Placards from the leading center of Yiddish theater in heydays:
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Placards from the leading center of Yiddish theater in heydays: Buenos Aires, 1930s-1940s קצת נוסטלגיה, פלקטים של מופעי תיאטרון בבואנוס איירס בשנות השלושים של המאה הקודמת, מהאוסף של הספרייה העירונית של ניו יורק. Afiches del Teatro Idish en su apogeo en Buenos Aires: 1930-1940.

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Placards from the leading center of Yiddish theater in heydays:

Buenos Aires, 1930s-1940s

קצת נוסטלגיה, פלקטים של מופעי תיאטרון בבואנוס איירס בשנות השלושים של המאה הקודמת, מהאוסף של הספרייה העירונית של

ניו יורק.

Afiches del Teatro Idish en su apogeo

en Buenos Aires: 1930-1940


New York and Buenos Aires Yiddish theater heydays:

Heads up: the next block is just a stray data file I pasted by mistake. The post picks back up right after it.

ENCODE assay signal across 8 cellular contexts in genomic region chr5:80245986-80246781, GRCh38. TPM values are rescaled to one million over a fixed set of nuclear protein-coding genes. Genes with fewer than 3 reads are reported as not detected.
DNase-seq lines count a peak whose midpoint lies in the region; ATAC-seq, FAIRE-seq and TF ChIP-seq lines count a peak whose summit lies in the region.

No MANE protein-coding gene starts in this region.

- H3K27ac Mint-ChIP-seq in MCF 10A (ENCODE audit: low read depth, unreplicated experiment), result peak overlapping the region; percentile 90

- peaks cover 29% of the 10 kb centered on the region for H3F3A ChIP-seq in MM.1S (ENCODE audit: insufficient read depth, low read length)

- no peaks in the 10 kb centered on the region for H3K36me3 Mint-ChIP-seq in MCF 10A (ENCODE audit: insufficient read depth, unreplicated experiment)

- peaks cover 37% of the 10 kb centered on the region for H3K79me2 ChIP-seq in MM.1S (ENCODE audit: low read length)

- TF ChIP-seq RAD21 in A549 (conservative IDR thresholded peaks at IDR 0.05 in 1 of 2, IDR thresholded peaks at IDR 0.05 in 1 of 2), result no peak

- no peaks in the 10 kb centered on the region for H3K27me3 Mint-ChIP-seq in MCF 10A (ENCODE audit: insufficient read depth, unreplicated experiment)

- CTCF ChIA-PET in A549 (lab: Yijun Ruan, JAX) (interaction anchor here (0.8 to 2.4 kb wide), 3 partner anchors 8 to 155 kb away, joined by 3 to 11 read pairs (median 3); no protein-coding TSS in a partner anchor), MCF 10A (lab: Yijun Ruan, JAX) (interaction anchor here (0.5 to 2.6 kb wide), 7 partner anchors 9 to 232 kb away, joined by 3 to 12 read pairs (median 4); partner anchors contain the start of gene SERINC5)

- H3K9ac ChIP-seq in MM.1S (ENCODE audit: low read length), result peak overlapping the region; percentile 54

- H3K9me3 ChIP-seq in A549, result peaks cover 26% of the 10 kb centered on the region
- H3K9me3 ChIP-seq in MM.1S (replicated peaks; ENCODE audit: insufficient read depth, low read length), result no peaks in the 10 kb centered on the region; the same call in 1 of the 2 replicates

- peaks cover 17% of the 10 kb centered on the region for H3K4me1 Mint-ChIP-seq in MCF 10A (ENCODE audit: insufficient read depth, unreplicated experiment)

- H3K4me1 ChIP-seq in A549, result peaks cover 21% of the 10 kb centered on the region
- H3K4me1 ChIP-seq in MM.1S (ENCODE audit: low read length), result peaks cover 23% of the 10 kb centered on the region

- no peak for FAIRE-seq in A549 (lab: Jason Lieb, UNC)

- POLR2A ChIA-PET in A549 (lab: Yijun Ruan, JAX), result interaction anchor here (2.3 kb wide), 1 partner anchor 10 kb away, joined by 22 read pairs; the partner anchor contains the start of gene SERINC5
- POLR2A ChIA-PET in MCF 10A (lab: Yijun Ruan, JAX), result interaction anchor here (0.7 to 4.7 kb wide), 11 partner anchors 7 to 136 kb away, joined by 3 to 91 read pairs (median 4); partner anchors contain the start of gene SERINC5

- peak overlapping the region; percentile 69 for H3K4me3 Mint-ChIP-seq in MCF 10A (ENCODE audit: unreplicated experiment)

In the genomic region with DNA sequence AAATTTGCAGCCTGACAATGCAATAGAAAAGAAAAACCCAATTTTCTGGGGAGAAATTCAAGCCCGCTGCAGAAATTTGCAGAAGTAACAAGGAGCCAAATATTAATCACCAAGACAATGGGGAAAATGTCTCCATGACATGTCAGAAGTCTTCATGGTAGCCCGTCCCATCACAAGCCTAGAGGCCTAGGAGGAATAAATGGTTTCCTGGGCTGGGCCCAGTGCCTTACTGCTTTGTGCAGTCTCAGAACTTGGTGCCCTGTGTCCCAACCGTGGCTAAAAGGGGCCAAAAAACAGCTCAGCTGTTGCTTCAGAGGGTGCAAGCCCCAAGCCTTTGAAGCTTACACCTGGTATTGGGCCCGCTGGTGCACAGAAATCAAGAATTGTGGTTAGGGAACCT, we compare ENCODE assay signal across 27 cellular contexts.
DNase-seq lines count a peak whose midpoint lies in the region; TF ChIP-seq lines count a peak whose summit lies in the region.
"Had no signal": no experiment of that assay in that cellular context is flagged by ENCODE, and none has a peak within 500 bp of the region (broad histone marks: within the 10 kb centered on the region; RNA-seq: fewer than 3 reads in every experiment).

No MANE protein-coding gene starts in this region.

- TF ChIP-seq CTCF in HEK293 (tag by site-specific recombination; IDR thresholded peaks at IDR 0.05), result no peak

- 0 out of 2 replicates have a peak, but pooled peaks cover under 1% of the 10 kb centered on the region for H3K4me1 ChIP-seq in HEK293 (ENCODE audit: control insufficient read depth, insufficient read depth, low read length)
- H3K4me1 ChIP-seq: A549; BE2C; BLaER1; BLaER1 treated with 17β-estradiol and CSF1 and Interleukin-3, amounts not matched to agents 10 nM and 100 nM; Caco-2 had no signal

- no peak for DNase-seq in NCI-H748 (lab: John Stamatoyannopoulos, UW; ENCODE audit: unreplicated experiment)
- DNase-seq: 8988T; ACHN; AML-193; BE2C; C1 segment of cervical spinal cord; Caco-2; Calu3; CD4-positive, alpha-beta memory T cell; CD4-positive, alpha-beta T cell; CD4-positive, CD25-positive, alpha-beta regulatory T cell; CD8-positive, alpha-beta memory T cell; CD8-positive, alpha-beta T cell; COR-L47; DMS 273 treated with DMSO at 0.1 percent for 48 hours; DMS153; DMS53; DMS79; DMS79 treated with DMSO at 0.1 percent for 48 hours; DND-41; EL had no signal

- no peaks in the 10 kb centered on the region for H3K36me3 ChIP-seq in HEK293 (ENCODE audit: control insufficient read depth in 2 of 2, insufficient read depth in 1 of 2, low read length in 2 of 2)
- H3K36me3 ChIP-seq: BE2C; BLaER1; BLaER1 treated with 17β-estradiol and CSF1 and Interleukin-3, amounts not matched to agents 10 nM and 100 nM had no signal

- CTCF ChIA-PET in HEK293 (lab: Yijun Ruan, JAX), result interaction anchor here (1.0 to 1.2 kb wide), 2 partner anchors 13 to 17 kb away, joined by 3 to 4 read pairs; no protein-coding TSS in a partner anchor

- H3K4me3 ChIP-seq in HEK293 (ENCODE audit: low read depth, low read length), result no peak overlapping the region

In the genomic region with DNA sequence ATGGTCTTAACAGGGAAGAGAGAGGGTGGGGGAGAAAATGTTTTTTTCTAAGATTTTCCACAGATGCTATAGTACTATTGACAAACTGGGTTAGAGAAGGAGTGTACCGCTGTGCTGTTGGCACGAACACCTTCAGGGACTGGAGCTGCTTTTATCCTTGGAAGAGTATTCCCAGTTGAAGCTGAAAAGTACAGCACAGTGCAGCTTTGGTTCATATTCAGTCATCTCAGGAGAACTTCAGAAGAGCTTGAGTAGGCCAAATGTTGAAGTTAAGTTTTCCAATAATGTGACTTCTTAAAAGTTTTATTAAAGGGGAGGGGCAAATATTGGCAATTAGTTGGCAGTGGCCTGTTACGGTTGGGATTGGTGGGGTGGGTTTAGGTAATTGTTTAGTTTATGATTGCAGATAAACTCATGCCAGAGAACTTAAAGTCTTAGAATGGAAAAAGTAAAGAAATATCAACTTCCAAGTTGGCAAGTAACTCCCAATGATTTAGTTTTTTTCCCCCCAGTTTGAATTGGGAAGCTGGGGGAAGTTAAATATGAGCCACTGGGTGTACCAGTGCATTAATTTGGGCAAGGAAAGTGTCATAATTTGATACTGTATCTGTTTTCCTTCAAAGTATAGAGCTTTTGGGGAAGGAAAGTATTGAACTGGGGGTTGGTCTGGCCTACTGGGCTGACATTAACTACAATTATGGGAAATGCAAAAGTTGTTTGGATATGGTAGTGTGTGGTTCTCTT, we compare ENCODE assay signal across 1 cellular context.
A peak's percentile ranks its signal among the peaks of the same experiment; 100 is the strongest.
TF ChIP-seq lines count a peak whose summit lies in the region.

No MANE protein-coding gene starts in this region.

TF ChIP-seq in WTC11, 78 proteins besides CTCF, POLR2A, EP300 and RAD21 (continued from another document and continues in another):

With immigration drastically curtailed and assimilation all the rage, New York Yiddish theater between the wars lacked the authenticity of its glory days before World War I. From the vulgarity of the commercial nostalgia-peddlers to the high-minded kitsch of the modernists, it was at best a silver age. In Buenos Aires, by contrast, the story was quite the reverse. Yiddish theaters had existed there since the beginning of the 20th century, but, controlled by mobsters and patronized by the city's rollicking Jewish underworld, they had taken on something of the character of the burlesque house and, accordingly, were given a wide berth by members of the official, respectable, larger Jewish community. It was not until the end of the 1920s that the genteel element, with its aspirations toward community and cultural advancement, prevailed. With encouragement from such figures on the New York scene as Thomashefsky, who would visit for the winter while their own companies were closed for the summer, a modest golden age ensued, through the 1930s and into the 1940s, that made Buenos Aires the second city of the world history of Yiddish theater.